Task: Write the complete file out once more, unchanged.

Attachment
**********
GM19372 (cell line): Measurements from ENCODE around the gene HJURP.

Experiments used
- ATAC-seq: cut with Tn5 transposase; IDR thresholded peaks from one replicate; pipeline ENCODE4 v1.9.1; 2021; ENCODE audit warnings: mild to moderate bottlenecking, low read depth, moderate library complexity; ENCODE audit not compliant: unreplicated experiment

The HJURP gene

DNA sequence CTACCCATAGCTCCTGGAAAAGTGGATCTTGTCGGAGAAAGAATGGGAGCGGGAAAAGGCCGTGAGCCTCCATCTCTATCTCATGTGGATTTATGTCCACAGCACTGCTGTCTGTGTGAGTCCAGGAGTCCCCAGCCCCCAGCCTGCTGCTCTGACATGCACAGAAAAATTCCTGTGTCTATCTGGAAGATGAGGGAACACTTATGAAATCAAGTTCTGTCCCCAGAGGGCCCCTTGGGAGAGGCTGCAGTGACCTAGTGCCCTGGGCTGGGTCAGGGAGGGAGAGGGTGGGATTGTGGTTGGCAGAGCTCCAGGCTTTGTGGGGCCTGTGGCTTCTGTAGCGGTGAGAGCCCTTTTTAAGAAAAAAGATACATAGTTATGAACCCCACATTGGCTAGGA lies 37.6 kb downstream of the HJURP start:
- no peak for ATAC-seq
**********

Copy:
GM19372 (cell line): Measurements from ENCODE around the gene HJURP.

Experiments used
- ATAC-seq: cut with Tn5 transposase; IDR thresholded peaks from one replicate; pipeline ENCODE4 v1.9.1; 2021; ENCODE audit warnings: mild to moderate bottlenecking, low read depth, moderate library complexity; ENCODE audit not compliant: unreplicated experiment

The HJURP gene

DNA sequence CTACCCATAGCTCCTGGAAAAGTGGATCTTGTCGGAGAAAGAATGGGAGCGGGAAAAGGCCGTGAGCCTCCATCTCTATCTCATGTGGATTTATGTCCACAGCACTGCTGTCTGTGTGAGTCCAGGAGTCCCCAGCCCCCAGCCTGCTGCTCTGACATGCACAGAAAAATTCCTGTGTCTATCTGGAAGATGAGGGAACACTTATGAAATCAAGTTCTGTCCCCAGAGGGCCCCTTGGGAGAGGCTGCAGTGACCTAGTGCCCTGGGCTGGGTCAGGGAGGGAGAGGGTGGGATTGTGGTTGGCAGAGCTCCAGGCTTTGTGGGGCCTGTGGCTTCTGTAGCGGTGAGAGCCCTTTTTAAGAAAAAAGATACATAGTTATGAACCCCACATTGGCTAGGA lies 37.6 kb downstream of the HJURP start:
- no peak for ATAC-seq